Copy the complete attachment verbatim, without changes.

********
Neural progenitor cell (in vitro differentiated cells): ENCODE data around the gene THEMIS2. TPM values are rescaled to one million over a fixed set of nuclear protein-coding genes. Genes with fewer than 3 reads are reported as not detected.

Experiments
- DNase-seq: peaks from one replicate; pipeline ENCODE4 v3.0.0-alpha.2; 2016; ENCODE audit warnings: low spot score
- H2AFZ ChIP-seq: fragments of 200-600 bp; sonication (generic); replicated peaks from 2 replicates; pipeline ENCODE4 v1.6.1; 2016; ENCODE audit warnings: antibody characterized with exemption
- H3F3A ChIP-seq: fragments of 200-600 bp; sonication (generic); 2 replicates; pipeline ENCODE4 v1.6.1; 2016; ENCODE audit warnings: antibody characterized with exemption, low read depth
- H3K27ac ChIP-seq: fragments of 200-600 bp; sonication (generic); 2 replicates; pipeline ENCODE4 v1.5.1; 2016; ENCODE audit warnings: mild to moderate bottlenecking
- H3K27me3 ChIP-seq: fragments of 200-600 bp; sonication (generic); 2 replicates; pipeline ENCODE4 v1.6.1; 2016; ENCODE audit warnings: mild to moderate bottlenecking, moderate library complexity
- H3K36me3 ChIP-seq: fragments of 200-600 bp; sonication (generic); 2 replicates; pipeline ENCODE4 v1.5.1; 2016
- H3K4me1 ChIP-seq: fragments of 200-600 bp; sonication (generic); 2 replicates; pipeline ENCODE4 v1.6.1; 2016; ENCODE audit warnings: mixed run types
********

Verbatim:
Neural progenitor cell (in vitro differentiated cells): ENCODE data around the gene THEMIS2. TPM values are rescaled to one million over a fixed set of nuclear protein-coding genes. Genes with fewer than 3 reads are reported as not detected.

Experiments
- DNase-seq: peaks from one replicate; pipeline ENCODE4 v3.0.0-alpha.2; 2016; ENCODE audit warnings: low spot score
- H2AFZ ChIP-seq: fragments of 200-600 bp; sonication (generic); replicated peaks from 2 replicates; pipeline ENCODE4 v1.6.1; 2016; ENCODE audit warnings: antibody characterized with exemption
- H3F3A ChIP-seq: fragments of 200-600 bp; sonication (generic); 2 replicates; pipeline ENCODE4 v1.6.1; 2016; ENCODE audit warnings: antibody characterized with exemption, low read depth
- H3K27ac ChIP-seq: fragments of 200-600 bp; sonication (generic); 2 replicates; pipeline ENCODE4 v1.5.1; 2016; ENCODE audit warnings: mild to moderate bottlenecking
- H3K27me3 ChIP-seq: fragments of 200-600 bp; sonication (generic); 2 replicates; pipeline ENCODE4 v1.6.1; 2016; ENCODE audit warnings: mild to moderate bottlenecking, moderate library complexity
- H3K36me3 ChIP-seq: fragments of 200-600 bp; sonication (generic); 2 replicates; pipeline ENCODE4 v1.5.1; 2016
- H3K4me1 ChIP-seq: fragments of 200-600 bp; sonication (generic); 2 replicates; pipeline ENCODE4 v1.6.1; 2016; ENCODE audit warnings: mixed run types